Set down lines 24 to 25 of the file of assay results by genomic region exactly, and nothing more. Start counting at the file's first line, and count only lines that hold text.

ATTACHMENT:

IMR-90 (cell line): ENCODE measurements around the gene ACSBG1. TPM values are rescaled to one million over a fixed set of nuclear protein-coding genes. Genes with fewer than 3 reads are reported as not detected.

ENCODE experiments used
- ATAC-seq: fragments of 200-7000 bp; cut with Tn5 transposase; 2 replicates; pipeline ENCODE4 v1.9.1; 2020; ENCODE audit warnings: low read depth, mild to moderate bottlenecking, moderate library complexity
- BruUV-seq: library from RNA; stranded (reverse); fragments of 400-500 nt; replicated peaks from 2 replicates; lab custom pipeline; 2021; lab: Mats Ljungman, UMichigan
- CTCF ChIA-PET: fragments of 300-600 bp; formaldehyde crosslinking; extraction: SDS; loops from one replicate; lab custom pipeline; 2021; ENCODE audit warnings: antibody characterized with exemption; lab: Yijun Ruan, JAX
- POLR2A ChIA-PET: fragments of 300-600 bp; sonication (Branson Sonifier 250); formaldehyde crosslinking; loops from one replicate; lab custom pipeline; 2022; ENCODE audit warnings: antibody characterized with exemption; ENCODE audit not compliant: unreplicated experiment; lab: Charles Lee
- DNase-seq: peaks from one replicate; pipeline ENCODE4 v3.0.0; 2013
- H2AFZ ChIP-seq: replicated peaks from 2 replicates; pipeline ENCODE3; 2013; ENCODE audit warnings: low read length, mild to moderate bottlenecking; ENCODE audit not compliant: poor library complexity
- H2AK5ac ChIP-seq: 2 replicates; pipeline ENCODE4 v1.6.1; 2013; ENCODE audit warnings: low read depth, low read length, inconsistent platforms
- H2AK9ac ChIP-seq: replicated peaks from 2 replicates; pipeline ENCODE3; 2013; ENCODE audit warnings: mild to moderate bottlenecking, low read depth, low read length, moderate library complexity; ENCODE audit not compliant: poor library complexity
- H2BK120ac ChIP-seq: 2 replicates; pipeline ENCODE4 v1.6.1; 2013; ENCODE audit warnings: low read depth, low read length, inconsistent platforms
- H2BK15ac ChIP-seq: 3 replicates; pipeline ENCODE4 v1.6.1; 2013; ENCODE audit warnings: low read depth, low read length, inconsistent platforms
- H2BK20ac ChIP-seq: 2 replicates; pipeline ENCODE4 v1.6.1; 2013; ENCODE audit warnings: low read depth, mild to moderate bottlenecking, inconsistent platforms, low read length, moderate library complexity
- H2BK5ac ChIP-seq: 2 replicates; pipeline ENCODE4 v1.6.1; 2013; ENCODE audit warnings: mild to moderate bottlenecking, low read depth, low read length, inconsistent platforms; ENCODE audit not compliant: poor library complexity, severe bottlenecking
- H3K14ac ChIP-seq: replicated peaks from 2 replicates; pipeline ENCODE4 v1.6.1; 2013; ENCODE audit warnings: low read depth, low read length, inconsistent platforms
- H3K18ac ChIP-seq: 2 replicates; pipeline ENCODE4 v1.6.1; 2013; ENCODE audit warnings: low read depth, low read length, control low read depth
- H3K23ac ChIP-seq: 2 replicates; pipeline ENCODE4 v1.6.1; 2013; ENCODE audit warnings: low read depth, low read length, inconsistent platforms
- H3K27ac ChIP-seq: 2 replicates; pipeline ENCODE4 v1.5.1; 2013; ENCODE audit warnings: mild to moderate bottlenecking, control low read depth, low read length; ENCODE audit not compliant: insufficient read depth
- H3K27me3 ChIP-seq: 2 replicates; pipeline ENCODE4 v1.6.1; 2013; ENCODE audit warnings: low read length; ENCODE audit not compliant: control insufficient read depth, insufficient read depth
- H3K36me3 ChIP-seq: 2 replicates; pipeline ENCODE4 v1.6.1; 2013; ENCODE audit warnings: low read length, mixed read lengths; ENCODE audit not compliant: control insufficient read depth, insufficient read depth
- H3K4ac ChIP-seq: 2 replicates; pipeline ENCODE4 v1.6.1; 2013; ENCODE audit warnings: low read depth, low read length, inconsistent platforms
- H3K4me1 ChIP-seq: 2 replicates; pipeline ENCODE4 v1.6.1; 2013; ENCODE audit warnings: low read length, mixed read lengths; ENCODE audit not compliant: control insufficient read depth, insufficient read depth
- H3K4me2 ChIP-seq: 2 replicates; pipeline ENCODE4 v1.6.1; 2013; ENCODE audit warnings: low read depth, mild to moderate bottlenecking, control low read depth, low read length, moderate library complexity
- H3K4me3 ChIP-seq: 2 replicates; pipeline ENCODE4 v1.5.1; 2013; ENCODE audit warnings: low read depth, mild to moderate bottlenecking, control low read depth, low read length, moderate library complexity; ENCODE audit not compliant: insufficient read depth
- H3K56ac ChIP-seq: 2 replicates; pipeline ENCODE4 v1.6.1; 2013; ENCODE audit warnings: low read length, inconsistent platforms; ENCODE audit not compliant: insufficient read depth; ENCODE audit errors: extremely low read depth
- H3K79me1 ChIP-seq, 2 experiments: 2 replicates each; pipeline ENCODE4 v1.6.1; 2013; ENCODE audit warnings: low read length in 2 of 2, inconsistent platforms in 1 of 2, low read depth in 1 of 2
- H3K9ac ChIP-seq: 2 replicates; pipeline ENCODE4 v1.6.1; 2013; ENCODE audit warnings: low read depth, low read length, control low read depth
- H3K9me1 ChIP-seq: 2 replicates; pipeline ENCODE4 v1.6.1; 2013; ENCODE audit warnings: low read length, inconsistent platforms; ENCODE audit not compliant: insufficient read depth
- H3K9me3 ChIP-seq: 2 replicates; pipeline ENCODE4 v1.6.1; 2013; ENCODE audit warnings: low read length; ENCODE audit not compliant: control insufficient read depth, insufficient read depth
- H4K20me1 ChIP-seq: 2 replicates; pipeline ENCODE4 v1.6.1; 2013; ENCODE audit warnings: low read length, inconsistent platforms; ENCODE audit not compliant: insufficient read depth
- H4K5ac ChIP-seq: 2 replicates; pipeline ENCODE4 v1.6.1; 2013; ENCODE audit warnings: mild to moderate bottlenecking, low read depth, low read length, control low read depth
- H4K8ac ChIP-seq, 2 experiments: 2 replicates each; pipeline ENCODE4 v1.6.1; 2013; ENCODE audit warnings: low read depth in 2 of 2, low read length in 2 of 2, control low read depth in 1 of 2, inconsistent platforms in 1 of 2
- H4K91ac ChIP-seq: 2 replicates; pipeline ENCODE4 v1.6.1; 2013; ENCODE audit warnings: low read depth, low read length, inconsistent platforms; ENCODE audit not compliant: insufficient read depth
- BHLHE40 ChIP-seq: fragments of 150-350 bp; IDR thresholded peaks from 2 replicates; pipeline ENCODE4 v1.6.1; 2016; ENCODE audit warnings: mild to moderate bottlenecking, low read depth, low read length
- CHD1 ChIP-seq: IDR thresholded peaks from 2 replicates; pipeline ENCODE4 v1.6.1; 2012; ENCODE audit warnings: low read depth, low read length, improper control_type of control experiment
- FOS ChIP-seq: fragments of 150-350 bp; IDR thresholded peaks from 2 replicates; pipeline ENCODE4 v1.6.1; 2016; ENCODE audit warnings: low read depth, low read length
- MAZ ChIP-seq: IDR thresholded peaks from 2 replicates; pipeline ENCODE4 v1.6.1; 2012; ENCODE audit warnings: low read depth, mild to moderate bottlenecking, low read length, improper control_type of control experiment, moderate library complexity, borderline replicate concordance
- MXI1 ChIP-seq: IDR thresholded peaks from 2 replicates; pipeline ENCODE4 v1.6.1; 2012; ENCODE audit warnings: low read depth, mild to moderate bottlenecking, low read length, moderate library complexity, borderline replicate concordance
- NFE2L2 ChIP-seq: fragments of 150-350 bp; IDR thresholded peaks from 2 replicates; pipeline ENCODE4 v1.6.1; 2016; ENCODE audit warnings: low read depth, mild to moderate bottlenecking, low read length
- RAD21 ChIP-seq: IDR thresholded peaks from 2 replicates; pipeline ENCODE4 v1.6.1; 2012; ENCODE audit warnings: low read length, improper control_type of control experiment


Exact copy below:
- H3K4me3 ChIP-seq: 2 replicates; pipeline ENCODE4 v1.5.1; 2013; ENCODE audit warnings: low read depth, mild to moderate bottlenecking, control low read depth, low read length, moderate library complexity; ENCODE audit not compliant: insufficient read depth
- H3K56ac ChIP-seq: 2 replicates; pipeline ENCODE4 v1.6.1; 2013; ENCODE audit warnings: low read length, inconsistent platforms; ENCODE audit not compliant: insufficient read depth; ENCODE audit errors: extremely low read depth